Why you shouldn’t swim after it’s rained

Ever hear the warning ‘don’t swim after it’s rained’?

That’s because the rain runs off our paved streets directly to the ocean via the network of stormwater drains, canals and rivers every city has, carrying with it all the nasties accumulated along the way. Then there’s the periods of heavy rain… when water management authorities may decide to ‘bypass’ the sewerage system and release effluent directly into waterways!

The major problem is permeability.

First, let’s go back to science class, remember that hottie who sat in front of you? Forget about it, did you see them on facebook? Married with three kids, let it go. Think back to the water cycle: Water from rainfall, snowmelt or flooding does not solely move via surface runoff. Water also evaporates, infiltrates and percolates through the rock, soil, sand or other substrate into groundwater or is intercepted by plants and returned, through transpiration, back into the atmosphere.

I’m sure we have all seen, or lived in, one of those roomy old houses in the inner suburbs (insert latte-sipping greenie joke here) which has since been demolished and replaced by a towering unit block.

This development is a catch-22 for the environmental movement, on one hand, higher density in urban areas is needed, we simply cannot keep expanding housing outward while commerce and industry remain centralised. In doing this, people are simply exchanging their upfront costs on a house closer to work, school and recreation for the deferred longer term cost of transportation and all the environmental issues involved such as increased car use and the resulting congestion, fuel consumption and pollution.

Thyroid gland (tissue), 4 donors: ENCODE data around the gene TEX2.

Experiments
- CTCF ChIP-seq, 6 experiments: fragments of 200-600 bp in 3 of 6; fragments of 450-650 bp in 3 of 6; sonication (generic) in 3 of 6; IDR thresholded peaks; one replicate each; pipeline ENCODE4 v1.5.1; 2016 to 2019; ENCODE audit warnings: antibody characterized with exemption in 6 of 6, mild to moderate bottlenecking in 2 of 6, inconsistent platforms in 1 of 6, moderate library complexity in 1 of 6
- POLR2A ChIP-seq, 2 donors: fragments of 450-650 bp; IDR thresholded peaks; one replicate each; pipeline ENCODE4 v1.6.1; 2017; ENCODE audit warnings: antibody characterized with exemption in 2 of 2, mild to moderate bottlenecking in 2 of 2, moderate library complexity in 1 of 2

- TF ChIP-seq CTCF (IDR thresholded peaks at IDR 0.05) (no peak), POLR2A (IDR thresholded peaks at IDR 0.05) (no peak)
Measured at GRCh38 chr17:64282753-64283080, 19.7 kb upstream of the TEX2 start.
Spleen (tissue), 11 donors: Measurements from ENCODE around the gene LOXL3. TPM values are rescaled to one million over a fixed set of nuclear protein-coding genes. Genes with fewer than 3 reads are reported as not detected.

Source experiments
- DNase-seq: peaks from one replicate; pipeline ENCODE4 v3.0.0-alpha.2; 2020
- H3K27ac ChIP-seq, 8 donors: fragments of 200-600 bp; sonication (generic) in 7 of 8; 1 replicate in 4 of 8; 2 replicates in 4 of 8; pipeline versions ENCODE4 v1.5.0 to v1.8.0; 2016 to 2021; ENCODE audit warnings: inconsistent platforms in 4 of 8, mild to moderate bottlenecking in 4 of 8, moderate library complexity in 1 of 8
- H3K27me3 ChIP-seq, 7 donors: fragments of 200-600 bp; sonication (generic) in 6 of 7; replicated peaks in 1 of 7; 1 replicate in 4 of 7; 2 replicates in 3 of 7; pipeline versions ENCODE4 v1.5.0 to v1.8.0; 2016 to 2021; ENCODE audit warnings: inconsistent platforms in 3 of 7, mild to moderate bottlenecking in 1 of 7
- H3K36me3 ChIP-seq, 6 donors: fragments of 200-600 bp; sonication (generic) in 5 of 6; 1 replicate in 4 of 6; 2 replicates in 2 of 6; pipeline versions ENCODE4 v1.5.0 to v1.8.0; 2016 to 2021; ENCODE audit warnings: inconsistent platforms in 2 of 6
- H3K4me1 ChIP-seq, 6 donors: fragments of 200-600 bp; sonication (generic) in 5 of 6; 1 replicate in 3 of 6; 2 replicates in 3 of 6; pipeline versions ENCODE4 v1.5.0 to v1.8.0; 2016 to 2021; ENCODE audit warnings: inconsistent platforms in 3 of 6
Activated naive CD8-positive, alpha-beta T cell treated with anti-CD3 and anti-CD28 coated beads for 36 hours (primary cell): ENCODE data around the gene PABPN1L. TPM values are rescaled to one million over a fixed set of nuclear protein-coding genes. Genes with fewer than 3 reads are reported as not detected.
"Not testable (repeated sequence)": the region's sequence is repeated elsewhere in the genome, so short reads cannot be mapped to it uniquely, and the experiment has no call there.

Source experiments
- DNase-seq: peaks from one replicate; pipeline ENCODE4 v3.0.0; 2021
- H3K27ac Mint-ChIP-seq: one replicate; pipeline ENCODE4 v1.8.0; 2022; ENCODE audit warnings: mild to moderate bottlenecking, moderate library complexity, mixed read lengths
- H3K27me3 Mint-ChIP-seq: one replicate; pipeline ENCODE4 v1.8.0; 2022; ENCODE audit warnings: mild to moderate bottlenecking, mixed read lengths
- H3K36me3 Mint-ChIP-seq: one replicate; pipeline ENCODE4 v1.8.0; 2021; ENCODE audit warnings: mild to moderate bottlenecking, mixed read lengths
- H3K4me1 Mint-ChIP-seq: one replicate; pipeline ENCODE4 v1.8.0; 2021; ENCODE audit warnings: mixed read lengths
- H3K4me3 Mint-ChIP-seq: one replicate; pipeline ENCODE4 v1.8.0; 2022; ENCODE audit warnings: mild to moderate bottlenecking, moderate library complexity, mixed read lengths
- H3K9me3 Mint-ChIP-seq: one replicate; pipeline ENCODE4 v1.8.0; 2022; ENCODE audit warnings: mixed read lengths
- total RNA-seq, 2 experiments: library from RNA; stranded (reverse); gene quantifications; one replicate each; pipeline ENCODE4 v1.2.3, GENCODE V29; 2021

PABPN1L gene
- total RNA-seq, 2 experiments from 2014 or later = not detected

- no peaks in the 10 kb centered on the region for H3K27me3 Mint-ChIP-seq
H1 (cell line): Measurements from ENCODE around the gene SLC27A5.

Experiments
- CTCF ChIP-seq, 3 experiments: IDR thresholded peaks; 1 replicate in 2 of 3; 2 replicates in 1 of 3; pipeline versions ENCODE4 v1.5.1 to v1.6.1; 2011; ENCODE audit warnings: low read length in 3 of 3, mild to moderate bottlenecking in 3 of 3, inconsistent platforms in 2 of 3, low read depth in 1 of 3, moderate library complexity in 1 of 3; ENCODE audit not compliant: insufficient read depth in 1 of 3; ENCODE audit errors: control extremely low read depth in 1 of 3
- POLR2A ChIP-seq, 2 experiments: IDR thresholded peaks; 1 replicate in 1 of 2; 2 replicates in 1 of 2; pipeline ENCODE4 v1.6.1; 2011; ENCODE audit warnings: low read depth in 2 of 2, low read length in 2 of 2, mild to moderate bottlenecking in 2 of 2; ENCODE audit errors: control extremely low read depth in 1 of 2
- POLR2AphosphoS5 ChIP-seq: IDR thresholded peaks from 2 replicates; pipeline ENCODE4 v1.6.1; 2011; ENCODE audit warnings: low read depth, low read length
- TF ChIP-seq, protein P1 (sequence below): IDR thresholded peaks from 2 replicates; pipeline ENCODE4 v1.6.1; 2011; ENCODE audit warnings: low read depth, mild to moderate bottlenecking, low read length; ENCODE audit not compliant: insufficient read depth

On the other hand, inner urban development often pushes the limit of mandated permeability requirements. Older inner-urban homes often had a front or backyard where water could infiltrate and percolate into groundwater, where it is intercepted or filtered by plants, trees, layers of rock, gravel and sand before finding its way to a larger body of water a lot cleaner than when it started.

While there are many ‘end of pipe’ solutions, such as litter-traps, nets and grates, these are only part of the solution and can also trap completely natural run-off ingredients such as leaf litter, twigs and branches, which provide nutrients to a healthy waterway. End-of-pipe solutions also do not filter runoff to the degree that natural infiltration and percolation does, a net can’t catch micro-organisms or car oil.

What can you do to help help your waterways?

Indirectly, you can reduce your impact on the amount of runoff reaching waterways – keep your car tuned up (no oil or coolant or other fluids dripping) and use it less, ride your bike, catch public transport.

But you know all that, I think you should go all Banksy and print this stencil, cut out the black bits, tape it to the ground near* a drain, and use ‘a piece of chalk’ to leave your environmental message.

Government monitoring bodies issue regular updates on the health of our beaches. Sydney here, Melbourne here. Or search ‘[your city] beach report’ or similar, for something more localised. Check before you swim.

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*by near, I mean right next to a drain, there is a fine line between relevant environmental activism and vandalism, make sure you are on the right side of that line.

First published Jan 2012

This post was written by Ken Meese

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